Dance has been the object of analysis in the light of various perspectives, but there are not many that emphasize the body and even less its character as a bodily practice. Body Education understands that «the body is constructed in symbolic practices, from its inclusion in the symbolic order through language» (Crisorio and Escudero 2012: 1), which assumes, firstly, that the body is not natural or essential, but historical; on that history we must inquire if we want to make an analysis of the body of dance. On the other hand, proposing dance as a content of Body Education forces us to rethink not only the category of body, but also that of technique, which was always interpreted in the light of its instrumental dimension, essentializing that perspective and obstructing the possibility of thinking technique as a mode of action oriented to the creation of new forms.
The word balé comes from the Italian word balleto (to dance), which in turn comes from the Latin ballare (to dance) related to the Greek ballizein (to dance) and ballein (to throw, to throw with force). The balé is a form of dance, a specific order of dance. Dance, understood as «a rhythmic succession of body movements whose understanding as a dance sequence depends on the given social context» (Henckmann and Lotter 1998: 68), is a component of balé, but does not exhaust it. What is called ballet is a specific form of dance, linked to amusement and contemplation, and although we can find in historical or modern ballets functions of symbolic legitimization regarding the state of things in the field of art or in the social space, those are not explicit functions, but are developed based on the logic of practice, of the ways of doing and seeing in the midst of which ballet develops as a bodily and artistic practice.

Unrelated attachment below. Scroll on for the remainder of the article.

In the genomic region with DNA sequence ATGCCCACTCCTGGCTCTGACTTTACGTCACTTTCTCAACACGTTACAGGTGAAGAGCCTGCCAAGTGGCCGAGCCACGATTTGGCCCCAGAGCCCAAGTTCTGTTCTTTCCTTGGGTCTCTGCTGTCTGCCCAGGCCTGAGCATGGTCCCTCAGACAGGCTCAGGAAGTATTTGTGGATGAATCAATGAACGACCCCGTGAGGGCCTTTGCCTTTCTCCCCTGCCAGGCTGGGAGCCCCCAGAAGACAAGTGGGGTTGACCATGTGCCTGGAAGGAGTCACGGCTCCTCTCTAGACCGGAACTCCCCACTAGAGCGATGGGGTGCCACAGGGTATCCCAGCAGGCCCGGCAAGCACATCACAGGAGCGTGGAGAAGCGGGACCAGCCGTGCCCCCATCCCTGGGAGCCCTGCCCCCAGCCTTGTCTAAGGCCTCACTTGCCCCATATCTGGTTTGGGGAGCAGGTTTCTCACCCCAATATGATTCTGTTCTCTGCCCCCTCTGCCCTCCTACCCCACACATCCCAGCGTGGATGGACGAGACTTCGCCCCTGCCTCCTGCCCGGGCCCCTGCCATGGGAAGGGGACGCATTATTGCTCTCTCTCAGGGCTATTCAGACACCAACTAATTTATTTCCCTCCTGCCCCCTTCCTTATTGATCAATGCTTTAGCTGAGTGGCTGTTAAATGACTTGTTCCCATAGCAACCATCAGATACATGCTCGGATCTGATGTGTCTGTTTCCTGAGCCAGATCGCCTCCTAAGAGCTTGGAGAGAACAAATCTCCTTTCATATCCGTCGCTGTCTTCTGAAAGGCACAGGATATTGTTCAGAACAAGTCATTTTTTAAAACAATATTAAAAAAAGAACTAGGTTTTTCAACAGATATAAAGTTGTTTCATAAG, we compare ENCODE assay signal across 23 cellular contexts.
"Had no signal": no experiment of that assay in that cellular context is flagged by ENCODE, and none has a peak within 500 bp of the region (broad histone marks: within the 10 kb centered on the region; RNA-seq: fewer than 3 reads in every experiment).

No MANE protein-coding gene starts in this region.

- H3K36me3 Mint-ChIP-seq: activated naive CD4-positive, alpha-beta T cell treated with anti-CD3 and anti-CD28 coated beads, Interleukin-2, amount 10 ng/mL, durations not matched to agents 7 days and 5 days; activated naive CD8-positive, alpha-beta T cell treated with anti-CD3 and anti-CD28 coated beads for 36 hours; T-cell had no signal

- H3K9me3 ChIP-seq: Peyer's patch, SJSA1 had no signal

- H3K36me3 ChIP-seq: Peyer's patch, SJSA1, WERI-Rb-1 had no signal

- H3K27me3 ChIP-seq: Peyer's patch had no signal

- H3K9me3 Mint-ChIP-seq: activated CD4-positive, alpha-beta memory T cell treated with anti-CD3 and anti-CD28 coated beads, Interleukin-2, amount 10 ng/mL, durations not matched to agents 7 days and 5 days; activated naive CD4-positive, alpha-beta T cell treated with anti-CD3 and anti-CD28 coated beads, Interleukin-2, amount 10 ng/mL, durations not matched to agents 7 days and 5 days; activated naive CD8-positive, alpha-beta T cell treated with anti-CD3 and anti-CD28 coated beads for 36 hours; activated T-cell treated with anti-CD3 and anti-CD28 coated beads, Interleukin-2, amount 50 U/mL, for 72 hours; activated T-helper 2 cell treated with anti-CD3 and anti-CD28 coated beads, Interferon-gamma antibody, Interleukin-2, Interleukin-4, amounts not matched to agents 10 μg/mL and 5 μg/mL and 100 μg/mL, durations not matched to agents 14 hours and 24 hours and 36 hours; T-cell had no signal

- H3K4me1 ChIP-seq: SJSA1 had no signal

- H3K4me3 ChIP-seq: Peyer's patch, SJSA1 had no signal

In this sense, it is appropriate to say that ballet differs from:
(a) ritual dances, which are performed in the knowledge that they fulfill a meaningful function for the community and in which dance is summoned to succeed in the course of expected events.
b) the festive dances of religious type, that are executed in service of the belief in a divinity and also expecting a function, of forgiveness or salvation.
c) the pagan or carnival dances that have for function or social sense to put the common man in contact with the universe and, through this one, with another temporality; and
d) ballroom dances, whether choral or couples’ dances. On this last point it is worth reinforcing the idea that allows us to maintain that, although balé recognizes in ballroom dances its direct antecedent, to the extent that it becomes institutionalized as an art form, it will be substantially differentiated from them.
The body is made, and dance is a doing. The making of man, when we articulate it to the construction of meaning (and not only to the reproduction and satisfaction of needs) and to its intelligibility from a form, is the result of a techné. The displacement, at the level of the body, from the instrument to the object distances us from technique in its instrumental and anthropological sense, but it does not distance us from techné in the Greek sense, as a poetic statute of the making of man on earth.
I invite everyone to read Matias’ post with the theme of the day
Finally, I encourage everyone to reflect on the concept of the day. No one else but us can re-signify our own being